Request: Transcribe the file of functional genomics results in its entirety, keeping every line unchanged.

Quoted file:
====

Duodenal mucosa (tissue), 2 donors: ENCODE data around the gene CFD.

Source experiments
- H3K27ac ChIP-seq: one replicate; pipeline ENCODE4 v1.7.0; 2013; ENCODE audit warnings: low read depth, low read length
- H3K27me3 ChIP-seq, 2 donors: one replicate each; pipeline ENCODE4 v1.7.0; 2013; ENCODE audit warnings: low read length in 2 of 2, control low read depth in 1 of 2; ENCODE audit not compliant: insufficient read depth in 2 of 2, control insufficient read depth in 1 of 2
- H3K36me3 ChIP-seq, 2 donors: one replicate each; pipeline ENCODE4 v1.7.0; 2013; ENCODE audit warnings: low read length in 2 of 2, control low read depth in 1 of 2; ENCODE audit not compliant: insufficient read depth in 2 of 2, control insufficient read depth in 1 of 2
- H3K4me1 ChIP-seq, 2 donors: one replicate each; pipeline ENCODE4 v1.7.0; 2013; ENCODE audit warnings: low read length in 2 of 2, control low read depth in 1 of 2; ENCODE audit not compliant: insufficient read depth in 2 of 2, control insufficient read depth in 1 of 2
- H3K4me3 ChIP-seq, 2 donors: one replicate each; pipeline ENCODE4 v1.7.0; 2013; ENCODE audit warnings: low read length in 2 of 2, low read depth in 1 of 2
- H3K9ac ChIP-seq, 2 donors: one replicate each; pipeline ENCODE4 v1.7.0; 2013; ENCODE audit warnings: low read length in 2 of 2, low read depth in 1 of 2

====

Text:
Duodenal mucosa (tissue), 2 donors: ENCODE data around the gene CFD.

Source experiments
- H3K27ac ChIP-seq: one replicate; pipeline ENCODE4 v1.7.0; 2013; ENCODE audit warnings: low read depth, low read length
- H3K27me3 ChIP-seq, 2 donors: one replicate each; pipeline ENCODE4 v1.7.0; 2013; ENCODE audit warnings: low read length in 2 of 2, control low read depth in 1 of 2; ENCODE audit not compliant: insufficient read depth in 2 of 2, control insufficient read depth in 1 of 2
- H3K36me3 ChIP-seq, 2 donors: one replicate each; pipeline ENCODE4 v1.7.0; 2013; ENCODE audit warnings: low read length in 2 of 2, control low read depth in 1 of 2; ENCODE audit not compliant: insufficient read depth in 2 of 2, control insufficient read depth in 1 of 2
- H3K4me1 ChIP-seq, 2 donors: one replicate each; pipeline ENCODE4 v1.7.0; 2013; ENCODE audit warnings: low read length in 2 of 2, control low read depth in 1 of 2; ENCODE audit not compliant: insufficient read depth in 2 of 2, control insufficient read depth in 1 of 2
- H3K4me3 ChIP-seq, 2 donors: one replicate each; pipeline ENCODE4 v1.7.0; 2013; ENCODE audit warnings: low read length in 2 of 2, low read depth in 1 of 2
- H3K9ac ChIP-seq, 2 donors: one replicate each; pipeline ENCODE4 v1.7.0; 2013; ENCODE audit warnings: low read length in 2 of 2, low read depth in 1 of 2